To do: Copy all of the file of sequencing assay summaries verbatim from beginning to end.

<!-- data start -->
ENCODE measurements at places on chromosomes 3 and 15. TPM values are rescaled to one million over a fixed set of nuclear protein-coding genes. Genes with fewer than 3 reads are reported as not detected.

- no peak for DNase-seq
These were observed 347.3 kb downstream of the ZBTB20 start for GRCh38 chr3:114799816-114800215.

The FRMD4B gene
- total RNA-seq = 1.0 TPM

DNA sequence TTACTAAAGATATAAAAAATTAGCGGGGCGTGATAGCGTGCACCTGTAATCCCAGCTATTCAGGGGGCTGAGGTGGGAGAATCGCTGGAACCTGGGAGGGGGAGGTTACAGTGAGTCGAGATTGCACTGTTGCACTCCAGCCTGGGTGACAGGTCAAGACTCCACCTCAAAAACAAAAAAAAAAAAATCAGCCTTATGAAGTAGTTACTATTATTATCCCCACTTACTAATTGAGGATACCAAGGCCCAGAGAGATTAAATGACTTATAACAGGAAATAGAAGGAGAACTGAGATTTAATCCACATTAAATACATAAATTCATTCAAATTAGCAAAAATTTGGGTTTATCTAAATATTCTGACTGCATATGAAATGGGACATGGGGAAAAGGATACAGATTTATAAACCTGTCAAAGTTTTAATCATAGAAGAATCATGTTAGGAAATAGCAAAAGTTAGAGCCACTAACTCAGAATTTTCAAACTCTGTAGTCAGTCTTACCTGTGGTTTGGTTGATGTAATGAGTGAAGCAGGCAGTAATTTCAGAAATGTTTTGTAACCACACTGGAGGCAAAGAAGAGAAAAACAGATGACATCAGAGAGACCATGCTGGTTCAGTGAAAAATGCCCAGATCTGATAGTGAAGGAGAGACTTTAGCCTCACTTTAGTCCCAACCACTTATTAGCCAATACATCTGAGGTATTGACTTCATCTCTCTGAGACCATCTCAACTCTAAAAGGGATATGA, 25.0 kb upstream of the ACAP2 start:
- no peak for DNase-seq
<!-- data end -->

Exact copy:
ENCODE measurements at places on chromosomes 3 and 15. TPM values are rescaled to one million over a fixed set of nuclear protein-coding genes. Genes with fewer than 3 reads are reported as not detected.

- no peak for DNase-seq
These were observed 347.3 kb downstream of the ZBTB20 start for GRCh38 chr3:114799816-114800215.

The FRMD4B gene
- total RNA-seq = 1.0 TPM

DNA sequence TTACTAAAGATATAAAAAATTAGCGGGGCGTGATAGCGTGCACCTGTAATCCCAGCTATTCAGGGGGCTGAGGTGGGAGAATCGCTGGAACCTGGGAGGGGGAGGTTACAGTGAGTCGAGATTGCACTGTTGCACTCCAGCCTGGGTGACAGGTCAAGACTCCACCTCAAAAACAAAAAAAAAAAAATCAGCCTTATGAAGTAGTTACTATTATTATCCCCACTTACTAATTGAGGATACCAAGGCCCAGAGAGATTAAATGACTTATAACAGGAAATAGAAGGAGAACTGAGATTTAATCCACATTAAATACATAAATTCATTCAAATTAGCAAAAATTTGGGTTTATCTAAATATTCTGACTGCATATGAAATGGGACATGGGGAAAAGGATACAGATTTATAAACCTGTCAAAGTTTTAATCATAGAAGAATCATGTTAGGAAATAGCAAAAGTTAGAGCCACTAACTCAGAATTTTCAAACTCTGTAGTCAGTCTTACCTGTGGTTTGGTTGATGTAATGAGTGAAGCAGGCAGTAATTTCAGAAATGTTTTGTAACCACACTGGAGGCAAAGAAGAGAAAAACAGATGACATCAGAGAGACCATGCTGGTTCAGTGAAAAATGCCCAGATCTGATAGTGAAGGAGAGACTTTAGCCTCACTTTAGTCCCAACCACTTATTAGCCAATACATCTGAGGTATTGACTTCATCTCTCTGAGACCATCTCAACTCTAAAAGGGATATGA, 25.0 kb upstream of the ACAP2 start:
- no peak for DNase-seq